VALORANT pros are divided on the divide and its competitive viability


VALORANT’s new map, Fracture, has divided pro players. While Fracture has yet to reach the VALORANT Champions Tour competitive card pool, meaning most pro teams haven’t made it in practice matches, most have played the card casually or casually. in professional lobbies at 10.

The common consensus, among some, is that the map, with its unique gadget of defenders appearing in the middle and defenders on the outskirts, looks like a Call of Duty map. Others find the comparison exciting, others think it’s more of an insult.

“I’ve played Call of Duty, Counter Strike and now VALOARNT esports,” Kiana “KP” Lytle said at a press conference ahead of VCT Game Changers Series III. “And it’s unlike anything I’ve ever played in a first-person shooter.”

The uniqueness of Fracture shone the day Riot first revealed the map. Attackers have the ability to split a hit at a bomb site instantly on each turn and defenders are put on the back foot if they aren’t moving quickly. Fracture is also the first card to have four ultimate orbs up for grabs, which adds another layer of strategic depth, as teams can fight for more resources (unlike other cards that only have two orbs).

“What’s unique is the way you can take any part of the map at any given time because there is so much on the map,” KP said. “This map is probably designed for six or seven players, but there are only five. So at any point in time that kind of opens up the possibility for someone to do a play, for someone to be the hero, for someone to make something exciting happen. I think it just reminds me of the fast-paced Call of Duty.

But for players moving on from Counter-Strike: Global Offensive, the new gadget can be difficult to use. While each map has its own unique twist (Bind’s teleporter or Haven’s three bomb sites), they still have the feel of a tactical FPS map. Catherine “cath” Leroux of TSM Female said she is excited to be working with the new VALORANT location, although she has some hesitation.

“To me, I feel like my brain won’t be able to understand the concept of a fracture,” Cath said. “Being able to divide a site right away, like taking the ropes and dividing A or B right off the bat. I played CS: GO for about 15 years before VALORANT, so the new concept might be a little hard on my brain.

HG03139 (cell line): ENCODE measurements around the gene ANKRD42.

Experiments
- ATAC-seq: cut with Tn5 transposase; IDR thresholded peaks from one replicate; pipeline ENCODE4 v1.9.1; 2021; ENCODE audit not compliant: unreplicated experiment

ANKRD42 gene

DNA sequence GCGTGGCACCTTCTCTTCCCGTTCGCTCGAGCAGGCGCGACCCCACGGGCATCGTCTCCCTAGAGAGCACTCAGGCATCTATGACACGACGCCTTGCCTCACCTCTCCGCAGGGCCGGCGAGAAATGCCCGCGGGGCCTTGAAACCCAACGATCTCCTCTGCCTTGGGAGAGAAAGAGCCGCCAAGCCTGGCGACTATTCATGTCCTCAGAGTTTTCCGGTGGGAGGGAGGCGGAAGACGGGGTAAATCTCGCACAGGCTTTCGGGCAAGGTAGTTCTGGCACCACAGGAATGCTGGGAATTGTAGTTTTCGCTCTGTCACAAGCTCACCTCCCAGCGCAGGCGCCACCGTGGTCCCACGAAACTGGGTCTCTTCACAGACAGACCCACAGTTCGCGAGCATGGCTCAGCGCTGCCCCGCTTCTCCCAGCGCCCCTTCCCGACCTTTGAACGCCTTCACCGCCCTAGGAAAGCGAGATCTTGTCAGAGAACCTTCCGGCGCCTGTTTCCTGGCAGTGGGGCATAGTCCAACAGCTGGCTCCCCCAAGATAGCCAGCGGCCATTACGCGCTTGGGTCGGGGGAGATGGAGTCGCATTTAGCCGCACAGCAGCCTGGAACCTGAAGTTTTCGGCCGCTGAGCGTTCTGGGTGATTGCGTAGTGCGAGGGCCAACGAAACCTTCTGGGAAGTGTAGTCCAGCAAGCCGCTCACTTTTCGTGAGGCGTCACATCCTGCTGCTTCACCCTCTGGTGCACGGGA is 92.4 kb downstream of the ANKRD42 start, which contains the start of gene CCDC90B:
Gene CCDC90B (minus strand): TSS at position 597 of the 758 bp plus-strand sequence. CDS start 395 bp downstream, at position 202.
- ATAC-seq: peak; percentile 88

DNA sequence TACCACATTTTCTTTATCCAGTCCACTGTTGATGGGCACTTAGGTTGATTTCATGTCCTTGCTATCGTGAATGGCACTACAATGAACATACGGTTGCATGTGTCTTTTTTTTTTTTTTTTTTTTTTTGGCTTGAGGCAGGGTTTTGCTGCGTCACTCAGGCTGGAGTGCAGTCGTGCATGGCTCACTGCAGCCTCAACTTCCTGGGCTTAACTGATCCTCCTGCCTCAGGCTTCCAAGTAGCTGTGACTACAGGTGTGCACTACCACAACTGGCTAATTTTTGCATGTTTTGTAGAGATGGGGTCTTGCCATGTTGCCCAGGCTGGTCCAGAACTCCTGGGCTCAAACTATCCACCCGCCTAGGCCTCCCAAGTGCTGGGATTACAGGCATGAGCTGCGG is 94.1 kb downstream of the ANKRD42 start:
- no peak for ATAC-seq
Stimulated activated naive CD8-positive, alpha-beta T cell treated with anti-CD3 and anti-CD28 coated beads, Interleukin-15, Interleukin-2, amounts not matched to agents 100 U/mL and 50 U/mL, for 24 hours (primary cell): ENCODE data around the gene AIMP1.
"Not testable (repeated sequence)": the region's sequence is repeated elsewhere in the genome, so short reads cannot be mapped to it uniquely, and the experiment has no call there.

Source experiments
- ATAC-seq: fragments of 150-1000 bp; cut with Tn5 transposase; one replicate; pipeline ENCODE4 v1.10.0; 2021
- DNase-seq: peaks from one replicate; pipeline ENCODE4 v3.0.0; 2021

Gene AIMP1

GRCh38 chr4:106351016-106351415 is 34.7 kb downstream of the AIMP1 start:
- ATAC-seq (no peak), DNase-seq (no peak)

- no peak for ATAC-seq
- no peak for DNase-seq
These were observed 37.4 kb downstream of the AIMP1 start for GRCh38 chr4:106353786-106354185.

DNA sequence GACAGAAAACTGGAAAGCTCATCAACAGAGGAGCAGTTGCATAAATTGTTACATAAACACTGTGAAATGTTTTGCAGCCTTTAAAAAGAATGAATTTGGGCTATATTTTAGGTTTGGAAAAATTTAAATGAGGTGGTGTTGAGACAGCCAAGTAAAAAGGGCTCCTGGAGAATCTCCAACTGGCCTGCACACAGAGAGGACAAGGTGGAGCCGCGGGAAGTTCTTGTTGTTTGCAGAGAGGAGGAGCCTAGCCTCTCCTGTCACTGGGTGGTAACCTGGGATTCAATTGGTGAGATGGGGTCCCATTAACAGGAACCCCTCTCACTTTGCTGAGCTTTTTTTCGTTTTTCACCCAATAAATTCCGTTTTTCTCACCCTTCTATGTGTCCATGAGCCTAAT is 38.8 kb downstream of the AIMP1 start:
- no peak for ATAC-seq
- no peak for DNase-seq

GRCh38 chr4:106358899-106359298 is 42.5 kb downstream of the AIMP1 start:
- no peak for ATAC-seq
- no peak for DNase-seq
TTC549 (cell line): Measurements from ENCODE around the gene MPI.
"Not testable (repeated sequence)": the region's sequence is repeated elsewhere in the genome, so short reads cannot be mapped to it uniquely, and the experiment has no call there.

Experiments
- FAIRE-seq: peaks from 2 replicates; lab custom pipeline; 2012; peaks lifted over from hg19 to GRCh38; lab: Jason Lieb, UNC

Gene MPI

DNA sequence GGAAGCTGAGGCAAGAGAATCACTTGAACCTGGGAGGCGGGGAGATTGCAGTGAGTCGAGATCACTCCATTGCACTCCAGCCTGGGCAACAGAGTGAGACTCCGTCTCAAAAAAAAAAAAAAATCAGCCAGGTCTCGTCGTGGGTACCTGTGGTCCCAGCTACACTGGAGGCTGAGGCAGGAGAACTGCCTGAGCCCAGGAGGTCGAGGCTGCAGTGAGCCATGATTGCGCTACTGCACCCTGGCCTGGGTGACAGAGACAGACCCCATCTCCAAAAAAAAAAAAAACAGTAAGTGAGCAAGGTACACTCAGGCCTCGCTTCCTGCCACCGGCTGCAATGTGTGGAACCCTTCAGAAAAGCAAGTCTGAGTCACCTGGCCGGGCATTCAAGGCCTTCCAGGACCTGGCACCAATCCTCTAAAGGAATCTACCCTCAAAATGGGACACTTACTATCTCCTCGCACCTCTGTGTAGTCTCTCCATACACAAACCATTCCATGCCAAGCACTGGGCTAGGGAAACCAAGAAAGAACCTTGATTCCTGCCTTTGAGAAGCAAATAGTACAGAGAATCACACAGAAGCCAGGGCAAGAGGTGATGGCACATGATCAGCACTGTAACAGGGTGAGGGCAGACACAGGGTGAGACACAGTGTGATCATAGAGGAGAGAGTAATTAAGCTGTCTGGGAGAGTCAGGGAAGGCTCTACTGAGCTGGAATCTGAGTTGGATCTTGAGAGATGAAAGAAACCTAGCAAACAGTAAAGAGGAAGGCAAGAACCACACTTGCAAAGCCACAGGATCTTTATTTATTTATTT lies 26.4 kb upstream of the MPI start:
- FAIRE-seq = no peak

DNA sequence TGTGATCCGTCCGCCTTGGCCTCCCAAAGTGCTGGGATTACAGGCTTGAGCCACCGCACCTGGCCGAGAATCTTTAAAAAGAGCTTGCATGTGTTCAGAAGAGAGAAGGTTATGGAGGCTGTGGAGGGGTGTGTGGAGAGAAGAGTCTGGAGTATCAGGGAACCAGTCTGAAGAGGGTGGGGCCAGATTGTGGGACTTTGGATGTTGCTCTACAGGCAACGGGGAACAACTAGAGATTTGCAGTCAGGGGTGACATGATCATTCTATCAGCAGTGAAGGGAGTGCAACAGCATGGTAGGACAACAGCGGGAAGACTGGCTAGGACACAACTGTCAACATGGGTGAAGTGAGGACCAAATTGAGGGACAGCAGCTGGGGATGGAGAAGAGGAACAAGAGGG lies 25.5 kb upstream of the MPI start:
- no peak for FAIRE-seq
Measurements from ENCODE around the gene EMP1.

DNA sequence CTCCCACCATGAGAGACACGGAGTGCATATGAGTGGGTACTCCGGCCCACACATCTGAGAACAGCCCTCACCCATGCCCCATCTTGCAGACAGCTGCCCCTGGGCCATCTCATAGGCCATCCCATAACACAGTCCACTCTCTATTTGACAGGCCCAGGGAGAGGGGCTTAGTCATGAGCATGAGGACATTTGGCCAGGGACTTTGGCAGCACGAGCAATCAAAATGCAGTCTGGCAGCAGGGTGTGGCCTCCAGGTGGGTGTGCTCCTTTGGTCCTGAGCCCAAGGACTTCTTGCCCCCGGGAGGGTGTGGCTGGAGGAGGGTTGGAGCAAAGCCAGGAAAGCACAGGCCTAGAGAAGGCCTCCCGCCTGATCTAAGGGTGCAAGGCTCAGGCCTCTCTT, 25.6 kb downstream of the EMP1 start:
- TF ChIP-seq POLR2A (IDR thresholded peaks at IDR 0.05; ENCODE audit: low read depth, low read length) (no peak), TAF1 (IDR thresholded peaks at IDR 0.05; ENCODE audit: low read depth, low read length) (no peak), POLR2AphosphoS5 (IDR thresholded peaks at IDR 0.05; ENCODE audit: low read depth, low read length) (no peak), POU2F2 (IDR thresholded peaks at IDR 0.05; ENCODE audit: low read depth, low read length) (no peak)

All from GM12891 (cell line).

According to General G Black Lynn clarke, the map looks fun for casual play, but she thinks pro teams will struggle to fit it into their map pools for a while. She explained that the map seems “unpredictable” on occasion, with schedules and scenarios teams haven’t had to adjust to before.

“I think it’s a good map, it looks like a Call of Duty map, it doesn’t look like a VALORANT map or a Counter-Strike map,” Lynn said. “It just looks like something you’re getting off on.”

The pace of the map is also different, as teams will have a hard time missing out and searching for information on where the enemy team has stacked their players. Fracture will have a faster style and could see more success on the five-player site, according to Lee Lee “leelee” McNeil of Gen.G Black.

As far as the compositions go, no one had any reading on how the meta could rock. KP said the map will force teams to create their own lineups because game creation is important, and added that she doesn’t see a cohesive meta-roster. For Gen.G Black coach Jackson “Jaxsen” Popelka, he said fans might see less select agents on the new map.

“I know there are a few different agents that we haven’t seen, like Breach, which we talked about,” Jaxsen said.

But some pros are less convinced of the card’s viability in general, saying its clumsiness is a major obstacle. However, all admitted that over time their opinions will likely change as they dissect Fracture and see her play competitively, just like the other new cards in VALORANT Breeze and Icebox.

“I think it needs a lot of overhaul,” said Carolyn “ArtstaR” Noquez, a recent XSET signatory. “It was kind of like Riot just threw something, maybe just to get something different in the card pool, but I don’t know.”

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